Wandering Thoughts archives


Is it time to not have platform-dependent integer types in languages?

I recently linked to an article on (security) vulnerabilities that got introduced into C code just by moving it from 32-bit to 64-bit platforms. There are a number of factors that contributed to the security issues that the article covers very well, but one of them certainly is that the size of several C types varies from one platform to another. Code that was perfectly okay on a platform with 32-bit int could blow up on a platform with a 64-bit int. As an aside at the end of my entry, I wondered aloud if it was time to stop having platform-dependent integer types in future languages, which sparked a discussion in the comments.

So, let me talk about what I mean here, using Go as an example. Go has defined a set of integer types of specific sizes; they have int8, int16, int32, and int64 (and unsigned variants), all of which mean what you think they mean. Go doesn't explicitly specify a number of platform dependent issues around overflow and over-shifting variables and so on, but at least if you use a uint16 you know that you're getting exactly 16 bits of range, no more and no less, and this is the same on every platform that Go supports.

A future hypothetical language without platform-dependent integer types would have only types of this nature, where the bit size was specified from the start and was the same on all supported platforms. This doesn't mean that the language can't add more types over time; for example, we might someday want to add an int128 type to the current set. Such a language would not have a generic int type; if it had something called int, it would be specified from the start as, for example, a 32-bit integer that was functionally equivalent to int32 (although not necessarily type-equivalent).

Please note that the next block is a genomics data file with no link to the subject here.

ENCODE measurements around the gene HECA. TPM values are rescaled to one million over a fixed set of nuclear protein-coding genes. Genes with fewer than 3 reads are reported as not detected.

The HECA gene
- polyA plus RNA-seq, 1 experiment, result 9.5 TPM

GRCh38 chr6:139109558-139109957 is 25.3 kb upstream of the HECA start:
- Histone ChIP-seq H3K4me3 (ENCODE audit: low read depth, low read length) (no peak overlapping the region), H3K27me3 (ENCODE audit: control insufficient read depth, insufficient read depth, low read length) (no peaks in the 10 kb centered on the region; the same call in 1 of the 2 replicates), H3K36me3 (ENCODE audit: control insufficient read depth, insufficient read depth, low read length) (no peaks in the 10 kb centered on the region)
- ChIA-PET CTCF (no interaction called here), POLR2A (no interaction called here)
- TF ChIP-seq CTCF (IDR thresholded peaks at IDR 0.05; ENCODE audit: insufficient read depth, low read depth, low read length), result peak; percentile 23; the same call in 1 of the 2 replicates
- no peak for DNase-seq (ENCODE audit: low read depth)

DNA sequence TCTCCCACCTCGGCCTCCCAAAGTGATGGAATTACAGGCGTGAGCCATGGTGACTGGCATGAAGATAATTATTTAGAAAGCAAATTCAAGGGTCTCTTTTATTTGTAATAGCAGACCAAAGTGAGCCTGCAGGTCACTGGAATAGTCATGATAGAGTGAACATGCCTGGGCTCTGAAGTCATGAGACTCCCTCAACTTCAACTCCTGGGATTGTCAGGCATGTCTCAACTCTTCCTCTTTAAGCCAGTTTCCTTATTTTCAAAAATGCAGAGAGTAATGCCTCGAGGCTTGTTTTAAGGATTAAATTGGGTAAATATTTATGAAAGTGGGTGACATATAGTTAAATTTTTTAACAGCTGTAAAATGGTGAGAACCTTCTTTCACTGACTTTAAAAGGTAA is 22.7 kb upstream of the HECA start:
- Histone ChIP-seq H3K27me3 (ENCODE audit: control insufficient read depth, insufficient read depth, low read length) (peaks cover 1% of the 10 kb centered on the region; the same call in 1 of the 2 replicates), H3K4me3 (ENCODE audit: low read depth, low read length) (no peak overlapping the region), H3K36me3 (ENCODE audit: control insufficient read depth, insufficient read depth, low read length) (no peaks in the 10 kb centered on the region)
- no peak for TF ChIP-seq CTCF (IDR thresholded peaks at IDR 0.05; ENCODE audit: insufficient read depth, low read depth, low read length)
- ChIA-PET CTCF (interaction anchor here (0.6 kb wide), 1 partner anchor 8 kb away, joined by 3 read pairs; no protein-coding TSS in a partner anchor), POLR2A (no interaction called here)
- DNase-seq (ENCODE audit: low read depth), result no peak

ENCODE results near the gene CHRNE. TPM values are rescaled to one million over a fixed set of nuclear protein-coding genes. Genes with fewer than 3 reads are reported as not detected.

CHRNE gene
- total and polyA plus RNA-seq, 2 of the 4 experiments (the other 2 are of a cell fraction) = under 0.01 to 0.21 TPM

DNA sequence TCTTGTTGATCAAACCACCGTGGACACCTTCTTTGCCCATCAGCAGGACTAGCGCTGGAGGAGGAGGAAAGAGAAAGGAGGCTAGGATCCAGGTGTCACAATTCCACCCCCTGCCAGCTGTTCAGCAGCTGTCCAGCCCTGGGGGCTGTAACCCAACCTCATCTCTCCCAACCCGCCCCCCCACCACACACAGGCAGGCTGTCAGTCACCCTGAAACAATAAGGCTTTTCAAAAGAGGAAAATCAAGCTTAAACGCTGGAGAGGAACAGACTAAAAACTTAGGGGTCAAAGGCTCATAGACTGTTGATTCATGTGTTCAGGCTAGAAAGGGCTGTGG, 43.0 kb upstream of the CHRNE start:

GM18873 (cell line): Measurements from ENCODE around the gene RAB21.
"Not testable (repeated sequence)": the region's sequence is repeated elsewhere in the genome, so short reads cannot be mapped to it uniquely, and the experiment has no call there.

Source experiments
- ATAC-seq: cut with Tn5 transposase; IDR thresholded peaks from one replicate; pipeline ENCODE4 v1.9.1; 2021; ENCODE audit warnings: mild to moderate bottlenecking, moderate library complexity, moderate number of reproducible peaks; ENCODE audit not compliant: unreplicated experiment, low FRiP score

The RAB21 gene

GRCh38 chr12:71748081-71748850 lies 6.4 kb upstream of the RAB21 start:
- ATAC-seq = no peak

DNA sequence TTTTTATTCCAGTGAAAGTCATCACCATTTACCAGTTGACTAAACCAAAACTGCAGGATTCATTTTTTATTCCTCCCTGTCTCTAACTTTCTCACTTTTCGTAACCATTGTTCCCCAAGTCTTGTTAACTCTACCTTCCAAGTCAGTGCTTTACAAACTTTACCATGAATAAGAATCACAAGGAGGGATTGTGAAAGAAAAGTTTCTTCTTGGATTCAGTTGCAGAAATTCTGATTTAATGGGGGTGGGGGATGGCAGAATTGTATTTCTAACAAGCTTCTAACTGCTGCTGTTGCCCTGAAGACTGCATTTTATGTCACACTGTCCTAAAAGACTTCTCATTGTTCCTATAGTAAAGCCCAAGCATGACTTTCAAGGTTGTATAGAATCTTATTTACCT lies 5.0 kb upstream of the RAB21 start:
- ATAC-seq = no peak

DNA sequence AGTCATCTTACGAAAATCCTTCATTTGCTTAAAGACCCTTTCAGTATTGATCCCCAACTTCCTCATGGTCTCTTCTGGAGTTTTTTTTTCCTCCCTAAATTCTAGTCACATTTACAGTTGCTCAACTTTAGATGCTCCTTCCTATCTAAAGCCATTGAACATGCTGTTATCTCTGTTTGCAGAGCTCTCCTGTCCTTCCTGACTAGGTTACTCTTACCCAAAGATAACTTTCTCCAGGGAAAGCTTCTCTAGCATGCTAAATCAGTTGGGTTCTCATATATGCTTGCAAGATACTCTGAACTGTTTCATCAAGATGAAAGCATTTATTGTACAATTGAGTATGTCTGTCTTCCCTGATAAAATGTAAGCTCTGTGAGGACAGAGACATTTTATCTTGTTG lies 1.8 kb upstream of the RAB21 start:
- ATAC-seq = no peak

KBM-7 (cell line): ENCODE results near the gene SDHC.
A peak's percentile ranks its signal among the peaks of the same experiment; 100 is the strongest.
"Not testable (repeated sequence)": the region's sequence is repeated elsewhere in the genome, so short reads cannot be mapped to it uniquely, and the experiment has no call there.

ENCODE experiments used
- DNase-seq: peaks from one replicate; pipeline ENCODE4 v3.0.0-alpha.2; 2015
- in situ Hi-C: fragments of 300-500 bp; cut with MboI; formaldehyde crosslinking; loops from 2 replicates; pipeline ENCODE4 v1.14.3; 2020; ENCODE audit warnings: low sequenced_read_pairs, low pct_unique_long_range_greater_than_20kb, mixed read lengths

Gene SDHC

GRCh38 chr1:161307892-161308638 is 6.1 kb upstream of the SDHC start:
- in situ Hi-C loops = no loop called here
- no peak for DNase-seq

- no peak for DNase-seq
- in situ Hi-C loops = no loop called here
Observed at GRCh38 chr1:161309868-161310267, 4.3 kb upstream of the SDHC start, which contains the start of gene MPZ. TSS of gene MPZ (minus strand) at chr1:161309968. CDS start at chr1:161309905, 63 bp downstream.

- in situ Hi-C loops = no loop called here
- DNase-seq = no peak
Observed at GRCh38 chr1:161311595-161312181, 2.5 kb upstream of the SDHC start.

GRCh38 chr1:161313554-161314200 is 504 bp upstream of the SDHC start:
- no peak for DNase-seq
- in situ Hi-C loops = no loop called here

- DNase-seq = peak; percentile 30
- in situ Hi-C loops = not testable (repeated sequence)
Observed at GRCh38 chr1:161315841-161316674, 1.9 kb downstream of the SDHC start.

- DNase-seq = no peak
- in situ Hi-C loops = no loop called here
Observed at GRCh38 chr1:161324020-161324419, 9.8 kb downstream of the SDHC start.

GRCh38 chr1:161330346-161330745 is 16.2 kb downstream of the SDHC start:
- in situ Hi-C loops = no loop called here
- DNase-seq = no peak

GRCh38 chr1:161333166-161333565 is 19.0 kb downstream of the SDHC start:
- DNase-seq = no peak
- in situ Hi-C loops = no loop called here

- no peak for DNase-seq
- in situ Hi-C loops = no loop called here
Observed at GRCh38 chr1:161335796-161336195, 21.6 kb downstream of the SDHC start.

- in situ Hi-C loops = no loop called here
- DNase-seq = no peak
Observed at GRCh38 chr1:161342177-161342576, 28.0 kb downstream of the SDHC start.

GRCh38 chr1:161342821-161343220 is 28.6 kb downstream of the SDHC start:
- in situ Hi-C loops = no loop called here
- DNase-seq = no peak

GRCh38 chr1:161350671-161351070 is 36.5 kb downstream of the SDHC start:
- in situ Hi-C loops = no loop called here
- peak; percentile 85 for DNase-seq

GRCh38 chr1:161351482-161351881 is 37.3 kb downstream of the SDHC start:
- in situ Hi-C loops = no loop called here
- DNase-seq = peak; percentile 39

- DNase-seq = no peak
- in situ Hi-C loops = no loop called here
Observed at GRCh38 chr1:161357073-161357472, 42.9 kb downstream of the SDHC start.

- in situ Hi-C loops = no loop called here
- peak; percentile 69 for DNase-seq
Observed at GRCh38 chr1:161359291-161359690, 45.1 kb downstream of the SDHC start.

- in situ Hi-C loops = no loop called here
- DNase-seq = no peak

(As such a language evolves it might also want to deprecate some types because they're increasingly hard to support on current platforms. Even before such types are formally deprecated, they're likely to be informally avoided because of their bad performance implications; important code will be rewritten or translated to avoid them and so on. However this may not be a good answer in practice and certainly even source level rewrites can open up security issues.)

The counterpoint is that this is going too far. There are a lot of practical uses for just 'a fast integer type', however large that happens to be on any particular platforms, and on top of that most new languages should be memory-safe with things like bounds-checked arrays and automatic memory handling. Explicit integer sizes don't save you from assumptions like 'no one can ever allocate more than 4 GB of memory', either.

(You might also make the case that the enabling C thing to get rid of is the complex tangle of implicit integer type conversion rules. Forcing explicit conversions all of the time helps make people more aware of the issues and also pushes people towards harmonizing types so they don't have to keep writing the code for those explicit conversions.)

programming/VariableSizeIntegersMaybeNot written at 01:25:03; Add Comment

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